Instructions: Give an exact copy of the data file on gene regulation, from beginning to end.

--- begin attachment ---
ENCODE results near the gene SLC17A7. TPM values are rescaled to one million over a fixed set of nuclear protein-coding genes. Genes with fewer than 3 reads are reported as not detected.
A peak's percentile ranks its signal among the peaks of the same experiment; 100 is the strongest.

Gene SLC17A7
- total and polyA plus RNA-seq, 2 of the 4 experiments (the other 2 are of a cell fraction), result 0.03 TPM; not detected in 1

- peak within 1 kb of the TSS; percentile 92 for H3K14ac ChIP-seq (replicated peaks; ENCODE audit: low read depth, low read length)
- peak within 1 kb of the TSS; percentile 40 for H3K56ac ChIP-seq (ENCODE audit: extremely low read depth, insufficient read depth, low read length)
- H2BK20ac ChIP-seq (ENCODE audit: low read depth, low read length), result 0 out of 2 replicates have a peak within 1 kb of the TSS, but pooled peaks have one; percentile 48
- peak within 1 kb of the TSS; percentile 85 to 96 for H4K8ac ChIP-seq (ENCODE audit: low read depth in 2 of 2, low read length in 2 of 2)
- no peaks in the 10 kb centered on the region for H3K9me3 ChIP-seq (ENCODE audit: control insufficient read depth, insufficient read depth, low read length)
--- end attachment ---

ENCODE results near the gene SLC17A7. TPM values are rescaled to one million over a fixed set of nuclear protein-coding genes. Genes with fewer than 3 reads are reported as not detected.
A peak's percentile ranks its signal among the peaks of the same experiment; 100 is the strongest.

Gene SLC17A7
- total and polyA plus RNA-seq, 2 of the 4 experiments (the other 2 are of a cell fraction), result 0.03 TPM; not detected in 1

- peak within 1 kb of the TSS; percentile 92 for H3K14ac ChIP-seq (replicated peaks; ENCODE audit: low read depth, low read length)
- peak within 1 kb of the TSS; percentile 40 for H3K56ac ChIP-seq (ENCODE audit: extremely low read depth, insufficient read depth, low read length)
- H2BK20ac ChIP-seq (ENCODE audit: low read depth, low read length), result 0 out of 2 replicates have a peak within 1 kb of the TSS, but pooled peaks have one; percentile 48
- peak within 1 kb of the TSS; percentile 85 to 96 for H4K8ac ChIP-seq (ENCODE audit: low read depth in 2 of 2, low read length in 2 of 2)
- no peaks in the 10 kb centered on the region for H3K9me3 ChIP-seq (ENCODE audit: control insufficient read depth, insufficient read depth, low read length)